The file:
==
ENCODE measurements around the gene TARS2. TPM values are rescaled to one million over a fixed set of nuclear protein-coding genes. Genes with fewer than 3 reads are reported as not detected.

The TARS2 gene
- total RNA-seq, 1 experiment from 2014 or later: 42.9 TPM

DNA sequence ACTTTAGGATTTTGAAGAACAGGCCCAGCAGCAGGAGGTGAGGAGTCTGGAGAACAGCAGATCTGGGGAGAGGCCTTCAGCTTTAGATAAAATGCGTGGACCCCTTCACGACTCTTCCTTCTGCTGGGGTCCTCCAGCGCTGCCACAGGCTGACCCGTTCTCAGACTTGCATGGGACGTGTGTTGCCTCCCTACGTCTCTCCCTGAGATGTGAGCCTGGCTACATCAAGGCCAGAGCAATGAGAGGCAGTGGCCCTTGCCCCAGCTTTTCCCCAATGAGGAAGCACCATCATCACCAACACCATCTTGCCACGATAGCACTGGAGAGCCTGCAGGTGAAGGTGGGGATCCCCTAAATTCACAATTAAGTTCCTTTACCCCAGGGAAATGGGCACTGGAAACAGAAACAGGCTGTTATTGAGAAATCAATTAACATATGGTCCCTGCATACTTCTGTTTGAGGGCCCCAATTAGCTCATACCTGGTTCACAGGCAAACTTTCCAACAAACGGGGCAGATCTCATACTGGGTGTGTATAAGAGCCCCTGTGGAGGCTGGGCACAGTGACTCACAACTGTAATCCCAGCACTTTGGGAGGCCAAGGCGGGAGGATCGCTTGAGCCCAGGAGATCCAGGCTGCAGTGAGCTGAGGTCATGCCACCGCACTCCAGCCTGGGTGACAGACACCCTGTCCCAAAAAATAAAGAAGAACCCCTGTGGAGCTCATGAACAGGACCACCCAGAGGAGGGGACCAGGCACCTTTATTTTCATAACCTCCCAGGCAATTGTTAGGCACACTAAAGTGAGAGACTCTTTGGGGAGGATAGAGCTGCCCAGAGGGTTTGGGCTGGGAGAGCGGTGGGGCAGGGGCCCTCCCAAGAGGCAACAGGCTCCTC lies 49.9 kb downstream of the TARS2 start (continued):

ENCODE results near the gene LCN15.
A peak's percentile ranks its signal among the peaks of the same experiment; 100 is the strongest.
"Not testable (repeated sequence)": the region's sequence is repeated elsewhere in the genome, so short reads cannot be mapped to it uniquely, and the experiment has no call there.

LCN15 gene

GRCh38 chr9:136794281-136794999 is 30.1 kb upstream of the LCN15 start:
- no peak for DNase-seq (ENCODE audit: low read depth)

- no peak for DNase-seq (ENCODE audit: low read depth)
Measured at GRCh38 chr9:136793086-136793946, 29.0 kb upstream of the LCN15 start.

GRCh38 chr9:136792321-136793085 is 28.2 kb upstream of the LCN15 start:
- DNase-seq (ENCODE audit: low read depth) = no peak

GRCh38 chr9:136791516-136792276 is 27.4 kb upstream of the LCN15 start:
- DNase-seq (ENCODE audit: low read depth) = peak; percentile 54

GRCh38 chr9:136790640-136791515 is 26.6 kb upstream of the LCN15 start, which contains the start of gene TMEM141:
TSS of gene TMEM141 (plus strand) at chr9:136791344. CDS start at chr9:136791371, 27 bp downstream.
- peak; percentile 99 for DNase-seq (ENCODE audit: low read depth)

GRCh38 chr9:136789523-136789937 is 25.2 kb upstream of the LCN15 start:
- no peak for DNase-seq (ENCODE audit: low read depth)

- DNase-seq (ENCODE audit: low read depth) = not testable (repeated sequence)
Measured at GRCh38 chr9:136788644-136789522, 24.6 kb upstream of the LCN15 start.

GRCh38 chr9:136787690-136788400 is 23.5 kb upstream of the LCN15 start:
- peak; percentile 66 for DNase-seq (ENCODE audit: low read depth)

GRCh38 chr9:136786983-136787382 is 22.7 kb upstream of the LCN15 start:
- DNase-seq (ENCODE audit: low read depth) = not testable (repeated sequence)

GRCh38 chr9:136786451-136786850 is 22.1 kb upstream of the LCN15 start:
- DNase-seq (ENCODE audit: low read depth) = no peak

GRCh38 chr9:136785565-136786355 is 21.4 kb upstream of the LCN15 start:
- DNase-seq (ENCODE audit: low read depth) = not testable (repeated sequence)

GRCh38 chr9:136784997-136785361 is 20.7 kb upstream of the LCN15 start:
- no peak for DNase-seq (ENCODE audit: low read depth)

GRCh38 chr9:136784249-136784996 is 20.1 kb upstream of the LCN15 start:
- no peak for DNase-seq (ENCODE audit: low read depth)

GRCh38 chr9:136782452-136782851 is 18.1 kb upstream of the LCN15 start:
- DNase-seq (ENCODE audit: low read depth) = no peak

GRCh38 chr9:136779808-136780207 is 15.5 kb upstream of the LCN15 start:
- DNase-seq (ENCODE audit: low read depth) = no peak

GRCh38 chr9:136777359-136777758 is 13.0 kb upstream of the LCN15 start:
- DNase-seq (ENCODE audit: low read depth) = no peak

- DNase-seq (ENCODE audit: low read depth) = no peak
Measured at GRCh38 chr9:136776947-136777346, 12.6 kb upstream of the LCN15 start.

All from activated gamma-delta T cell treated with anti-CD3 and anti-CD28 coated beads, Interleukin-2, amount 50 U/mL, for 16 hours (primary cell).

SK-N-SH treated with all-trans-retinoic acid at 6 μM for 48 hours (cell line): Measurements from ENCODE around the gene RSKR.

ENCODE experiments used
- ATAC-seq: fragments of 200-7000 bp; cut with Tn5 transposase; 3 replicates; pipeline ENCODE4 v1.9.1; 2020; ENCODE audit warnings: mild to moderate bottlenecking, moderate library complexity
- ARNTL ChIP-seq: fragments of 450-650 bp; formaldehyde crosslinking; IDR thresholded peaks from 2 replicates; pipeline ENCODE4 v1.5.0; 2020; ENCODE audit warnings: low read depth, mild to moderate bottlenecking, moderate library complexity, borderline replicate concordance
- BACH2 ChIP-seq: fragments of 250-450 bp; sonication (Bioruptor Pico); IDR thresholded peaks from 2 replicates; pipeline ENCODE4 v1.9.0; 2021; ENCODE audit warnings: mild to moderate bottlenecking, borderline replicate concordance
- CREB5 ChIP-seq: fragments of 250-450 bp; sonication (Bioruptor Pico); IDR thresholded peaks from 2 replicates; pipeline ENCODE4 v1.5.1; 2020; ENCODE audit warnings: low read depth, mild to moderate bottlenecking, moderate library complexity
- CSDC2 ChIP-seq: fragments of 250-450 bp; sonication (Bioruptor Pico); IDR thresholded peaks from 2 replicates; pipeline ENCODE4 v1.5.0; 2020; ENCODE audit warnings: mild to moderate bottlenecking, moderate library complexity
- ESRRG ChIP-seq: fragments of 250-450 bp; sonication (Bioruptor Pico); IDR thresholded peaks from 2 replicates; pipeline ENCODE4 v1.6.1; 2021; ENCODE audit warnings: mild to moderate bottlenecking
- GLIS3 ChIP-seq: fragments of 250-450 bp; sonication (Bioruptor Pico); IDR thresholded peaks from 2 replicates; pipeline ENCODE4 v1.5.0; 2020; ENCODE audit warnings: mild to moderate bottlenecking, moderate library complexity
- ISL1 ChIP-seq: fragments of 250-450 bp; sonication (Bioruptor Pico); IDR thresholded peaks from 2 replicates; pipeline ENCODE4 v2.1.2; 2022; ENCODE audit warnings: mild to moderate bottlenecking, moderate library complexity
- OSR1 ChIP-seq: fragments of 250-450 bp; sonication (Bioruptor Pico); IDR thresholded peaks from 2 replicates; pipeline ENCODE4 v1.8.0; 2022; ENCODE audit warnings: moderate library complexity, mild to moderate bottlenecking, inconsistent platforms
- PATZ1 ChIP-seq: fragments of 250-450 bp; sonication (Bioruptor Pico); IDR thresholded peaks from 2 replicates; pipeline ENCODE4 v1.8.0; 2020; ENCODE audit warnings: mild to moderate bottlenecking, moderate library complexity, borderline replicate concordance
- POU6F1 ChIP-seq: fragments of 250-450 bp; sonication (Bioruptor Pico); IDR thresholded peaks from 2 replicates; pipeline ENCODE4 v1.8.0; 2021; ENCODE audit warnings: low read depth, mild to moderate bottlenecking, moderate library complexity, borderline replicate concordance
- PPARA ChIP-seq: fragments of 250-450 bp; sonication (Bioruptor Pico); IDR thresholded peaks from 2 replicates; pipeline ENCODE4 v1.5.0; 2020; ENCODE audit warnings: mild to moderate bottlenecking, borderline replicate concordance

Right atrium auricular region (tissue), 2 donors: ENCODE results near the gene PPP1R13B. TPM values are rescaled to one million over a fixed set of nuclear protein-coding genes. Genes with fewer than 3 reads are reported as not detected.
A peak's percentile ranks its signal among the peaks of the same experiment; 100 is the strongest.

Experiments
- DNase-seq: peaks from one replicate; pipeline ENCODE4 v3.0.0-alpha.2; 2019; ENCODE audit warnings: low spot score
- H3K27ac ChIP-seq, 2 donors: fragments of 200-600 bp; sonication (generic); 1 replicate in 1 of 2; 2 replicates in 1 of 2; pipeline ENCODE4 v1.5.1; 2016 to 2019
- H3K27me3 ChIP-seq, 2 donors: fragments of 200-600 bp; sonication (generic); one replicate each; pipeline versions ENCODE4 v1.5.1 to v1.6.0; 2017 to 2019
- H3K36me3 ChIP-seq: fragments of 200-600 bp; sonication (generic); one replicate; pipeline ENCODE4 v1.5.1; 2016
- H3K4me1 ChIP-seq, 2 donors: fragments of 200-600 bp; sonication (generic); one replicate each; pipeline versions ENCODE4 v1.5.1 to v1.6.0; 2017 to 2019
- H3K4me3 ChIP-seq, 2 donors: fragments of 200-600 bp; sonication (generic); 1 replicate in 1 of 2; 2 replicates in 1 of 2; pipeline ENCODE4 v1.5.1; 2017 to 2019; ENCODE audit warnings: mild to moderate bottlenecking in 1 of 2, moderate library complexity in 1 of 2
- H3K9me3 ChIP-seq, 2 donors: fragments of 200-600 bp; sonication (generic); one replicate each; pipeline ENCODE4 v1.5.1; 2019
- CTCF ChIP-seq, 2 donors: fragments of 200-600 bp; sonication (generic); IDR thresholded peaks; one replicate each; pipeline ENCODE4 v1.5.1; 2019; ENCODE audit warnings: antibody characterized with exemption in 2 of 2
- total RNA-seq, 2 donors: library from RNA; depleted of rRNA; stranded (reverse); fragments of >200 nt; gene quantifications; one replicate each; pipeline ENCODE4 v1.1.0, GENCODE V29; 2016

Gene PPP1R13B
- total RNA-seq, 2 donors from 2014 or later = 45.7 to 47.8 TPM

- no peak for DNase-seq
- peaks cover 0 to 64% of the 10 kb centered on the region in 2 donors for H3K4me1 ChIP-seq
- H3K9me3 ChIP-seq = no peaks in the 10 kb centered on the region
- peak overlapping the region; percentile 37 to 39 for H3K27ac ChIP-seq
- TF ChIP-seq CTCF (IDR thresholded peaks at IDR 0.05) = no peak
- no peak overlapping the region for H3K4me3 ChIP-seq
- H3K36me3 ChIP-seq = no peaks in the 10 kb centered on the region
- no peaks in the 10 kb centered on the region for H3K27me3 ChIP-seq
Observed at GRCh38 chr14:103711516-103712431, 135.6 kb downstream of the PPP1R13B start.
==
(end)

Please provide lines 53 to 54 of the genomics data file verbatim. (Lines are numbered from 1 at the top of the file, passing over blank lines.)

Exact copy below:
- GLIS3 ChIP-seq: fragments of 250-450 bp; sonication (Bioruptor Pico); IDR thresholded peaks from 2 replicates; pipeline ENCODE4 v1.5.0; 2020; ENCODE audit warnings: mild to moderate bottlenecking, moderate library complexity
- ISL1 ChIP-seq: fragments of 250-450 bp; sonication (Bioruptor Pico); IDR thresholded peaks from 2 replicates; pipeline ENCODE4 v2.1.2; 2022; ENCODE audit warnings: mild to moderate bottlenecking, moderate library complexity